“This is another achievement for the Church in the face of difficulties,” Fr. Chimombo observed, appreciating the initiatives Church leaders in South Sudan are undertaking to promote gospel values among South Sudanese through the Good Shepherd Peace Center.

Given the situation of a protracted conflict attributed to politics and differences based on tribe, the Good Shepherd Peace Centre has made it possible for contending tribes to co-exist peacefully and help realize the objectives of peace and reconciliation, the AMECEA Pastoral Coordinator said, recalling testimonies from some beneficiaries of the pastoral initiative. 

“The system is unique in the sense that it is built like a village, and in a very volatile area,” Fr. Chimombo remarked about the centre located in Kit in the outskirts of Juba city.


He appreciated the pastoral care toward soldiers in Juba taking place at the Center saying, “The Center has brought together soldiers from different ethnicities with their families in the parish land and provided them with spaces for farming,” Fr. Chimombo  

“The Training for the soldiers takes place within the land of the Good Shephard Peace Centre,” Fr. Chimombo reiterated, adding that the Center is separated from the parish premises, “is built on land leased from Brothers of St. Martin de Porres Brothers, and has the Comboni Missionary Fr. Paolino Tipo as its Director.”

“Now the Training of Soldiers happens in a very unique way.  The soldiers are sent to safeguard the Centre and surrounding areas by Government, and are on Government pay role. The Centre only gives them incentives so that they can own the place,” Fr. Chimombo said. 

The training takes the “form of induction so that they (soldiers) understand the purpose of the place and how the Centre contributes to the welfare of the people around including the soldiers themselves and their families,” Fr. Chimombo clarified.

“Through these induction courses, the director explains to them Social Teaching of the Church especially emphasizing the dignity of human beings, value of human life and why God created all of us,” Fr. Chimombo continued, expressing appreciation for the informal nature of the training that sees the director of the Center (Fr. Tipo) interact with the soldiers as friends.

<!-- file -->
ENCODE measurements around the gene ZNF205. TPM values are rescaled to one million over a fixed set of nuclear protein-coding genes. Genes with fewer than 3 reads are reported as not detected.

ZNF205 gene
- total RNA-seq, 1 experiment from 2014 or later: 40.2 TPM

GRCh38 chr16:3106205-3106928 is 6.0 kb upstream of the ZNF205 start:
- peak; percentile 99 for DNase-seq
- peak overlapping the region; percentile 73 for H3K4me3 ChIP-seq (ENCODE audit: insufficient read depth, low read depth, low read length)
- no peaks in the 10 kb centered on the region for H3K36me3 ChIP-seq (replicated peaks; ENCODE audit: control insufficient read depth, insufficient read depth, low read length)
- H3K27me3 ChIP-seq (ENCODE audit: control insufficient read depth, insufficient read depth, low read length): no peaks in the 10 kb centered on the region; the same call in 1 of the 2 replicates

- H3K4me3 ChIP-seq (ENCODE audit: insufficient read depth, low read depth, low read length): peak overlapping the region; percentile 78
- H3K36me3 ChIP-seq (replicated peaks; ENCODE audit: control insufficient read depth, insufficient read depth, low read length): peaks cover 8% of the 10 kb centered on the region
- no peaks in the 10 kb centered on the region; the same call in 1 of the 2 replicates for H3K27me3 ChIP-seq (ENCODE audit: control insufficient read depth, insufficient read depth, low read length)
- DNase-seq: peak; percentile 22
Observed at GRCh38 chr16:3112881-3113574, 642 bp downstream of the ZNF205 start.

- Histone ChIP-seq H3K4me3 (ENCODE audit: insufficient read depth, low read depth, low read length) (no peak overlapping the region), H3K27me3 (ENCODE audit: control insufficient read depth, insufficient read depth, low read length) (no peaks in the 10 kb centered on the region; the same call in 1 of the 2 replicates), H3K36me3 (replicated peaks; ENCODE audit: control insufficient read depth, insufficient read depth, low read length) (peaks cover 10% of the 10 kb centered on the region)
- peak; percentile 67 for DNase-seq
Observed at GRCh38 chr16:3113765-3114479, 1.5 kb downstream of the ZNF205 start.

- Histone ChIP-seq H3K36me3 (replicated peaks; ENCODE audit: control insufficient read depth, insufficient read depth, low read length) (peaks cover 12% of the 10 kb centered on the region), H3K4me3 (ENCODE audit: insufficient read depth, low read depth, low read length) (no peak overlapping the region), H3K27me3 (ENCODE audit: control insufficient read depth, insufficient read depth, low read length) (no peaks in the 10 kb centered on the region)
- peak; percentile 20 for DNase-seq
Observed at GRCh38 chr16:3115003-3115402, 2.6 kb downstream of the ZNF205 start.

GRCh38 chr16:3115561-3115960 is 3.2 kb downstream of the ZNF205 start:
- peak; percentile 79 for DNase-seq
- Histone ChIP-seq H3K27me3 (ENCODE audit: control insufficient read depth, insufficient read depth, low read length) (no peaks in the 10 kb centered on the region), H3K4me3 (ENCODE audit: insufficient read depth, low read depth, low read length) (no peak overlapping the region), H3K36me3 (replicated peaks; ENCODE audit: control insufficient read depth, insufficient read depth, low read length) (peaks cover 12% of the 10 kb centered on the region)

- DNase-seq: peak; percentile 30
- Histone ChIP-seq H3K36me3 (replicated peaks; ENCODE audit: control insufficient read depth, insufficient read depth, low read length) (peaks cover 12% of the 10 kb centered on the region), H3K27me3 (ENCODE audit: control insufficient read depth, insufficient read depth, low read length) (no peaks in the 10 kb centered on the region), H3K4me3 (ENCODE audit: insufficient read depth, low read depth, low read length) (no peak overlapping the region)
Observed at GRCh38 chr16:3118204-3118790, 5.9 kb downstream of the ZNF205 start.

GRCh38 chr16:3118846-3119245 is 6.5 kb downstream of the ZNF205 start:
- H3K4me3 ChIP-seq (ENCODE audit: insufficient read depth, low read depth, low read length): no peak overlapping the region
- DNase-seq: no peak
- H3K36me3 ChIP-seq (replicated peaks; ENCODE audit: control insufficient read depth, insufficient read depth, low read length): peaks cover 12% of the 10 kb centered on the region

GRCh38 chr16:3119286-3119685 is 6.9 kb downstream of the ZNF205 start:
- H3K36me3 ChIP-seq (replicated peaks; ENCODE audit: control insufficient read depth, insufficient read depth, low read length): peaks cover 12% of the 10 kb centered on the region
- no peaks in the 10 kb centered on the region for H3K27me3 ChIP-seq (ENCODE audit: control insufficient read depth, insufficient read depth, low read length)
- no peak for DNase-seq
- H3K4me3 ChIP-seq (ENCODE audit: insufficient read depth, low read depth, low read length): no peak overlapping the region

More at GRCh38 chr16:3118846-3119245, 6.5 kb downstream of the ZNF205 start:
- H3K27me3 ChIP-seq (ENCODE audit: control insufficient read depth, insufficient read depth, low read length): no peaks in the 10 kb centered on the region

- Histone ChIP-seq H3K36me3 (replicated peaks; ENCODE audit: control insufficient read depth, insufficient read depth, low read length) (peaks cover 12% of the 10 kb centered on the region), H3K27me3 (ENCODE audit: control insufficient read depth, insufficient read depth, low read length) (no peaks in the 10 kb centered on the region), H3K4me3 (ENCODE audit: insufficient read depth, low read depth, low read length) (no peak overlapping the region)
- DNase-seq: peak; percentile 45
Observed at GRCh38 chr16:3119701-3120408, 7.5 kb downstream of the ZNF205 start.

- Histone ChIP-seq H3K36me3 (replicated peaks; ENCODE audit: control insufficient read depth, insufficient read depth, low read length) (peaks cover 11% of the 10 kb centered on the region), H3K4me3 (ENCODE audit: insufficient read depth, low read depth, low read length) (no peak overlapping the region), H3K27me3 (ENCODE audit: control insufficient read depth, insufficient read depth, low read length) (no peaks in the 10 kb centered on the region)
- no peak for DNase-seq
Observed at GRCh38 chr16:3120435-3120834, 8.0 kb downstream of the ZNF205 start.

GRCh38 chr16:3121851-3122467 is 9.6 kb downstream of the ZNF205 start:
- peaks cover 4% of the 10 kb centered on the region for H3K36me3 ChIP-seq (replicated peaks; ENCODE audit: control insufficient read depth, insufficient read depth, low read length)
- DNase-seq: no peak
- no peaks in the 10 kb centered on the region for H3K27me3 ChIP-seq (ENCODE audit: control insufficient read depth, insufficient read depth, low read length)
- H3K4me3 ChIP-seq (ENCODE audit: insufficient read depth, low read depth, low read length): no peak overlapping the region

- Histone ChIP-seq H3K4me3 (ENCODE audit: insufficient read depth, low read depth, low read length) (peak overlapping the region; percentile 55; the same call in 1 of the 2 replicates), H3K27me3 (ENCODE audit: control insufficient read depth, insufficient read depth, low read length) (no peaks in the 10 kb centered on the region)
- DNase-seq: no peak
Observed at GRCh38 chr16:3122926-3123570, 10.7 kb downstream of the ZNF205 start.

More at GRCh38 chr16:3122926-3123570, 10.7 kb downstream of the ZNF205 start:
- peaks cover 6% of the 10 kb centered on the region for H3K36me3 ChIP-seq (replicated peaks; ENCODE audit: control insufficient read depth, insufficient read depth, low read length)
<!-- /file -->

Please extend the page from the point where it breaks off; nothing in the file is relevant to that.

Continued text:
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“What he (Fr. Tipo) values most is to establish friendship with them as community of brothers and sisters). They are allowed to bring along their families, build houses where they stay with them, and as families, their children study at a school built close to the Centre,” Fr. Chimombo narrated to ACI Africa.

The AMECEA Pastoral Coordinator acknowledged with appreciation the impact of this training testifying, “Despite (the fact) that they (soldiers) use guns, they strive to work with dignity of life, to the extent that every life is sacred and ought to be defended, even of the enemy.”

“There was an enemy of the opposite side who came shooting,” Fr Chimombo said in relation to an attack the soldiers contained and continued, “all (soldiers) went but instead of killing him, they surrounded him and brought him alive.”

“Even this man whom they had chained, the soldiers had to unchain him and gave him advice and took all the weapons,” Fr. Chimombo shared, recalling what he was told in his recent visit to Juba, South Sudan.

The catechesis at the Good Shepherd Peace Center seems to be bearing fruit, bringing about the desired change in the beneficiaries of the programs there, among them, soldiers, Fr. Chimombo confirmed.

Asked about the impression of his companion during the South Sudan visit, Prof. Klaus Vellguth, head of the department of theological research at Missio Aachen, Fr. Chimombo said, “He is carrying a positive message to fellow members in Germany and also to the rest of Missio. He (Prof. Vellguth) is going to communicate that message, portraying the positive aspects that are in South Sudan.”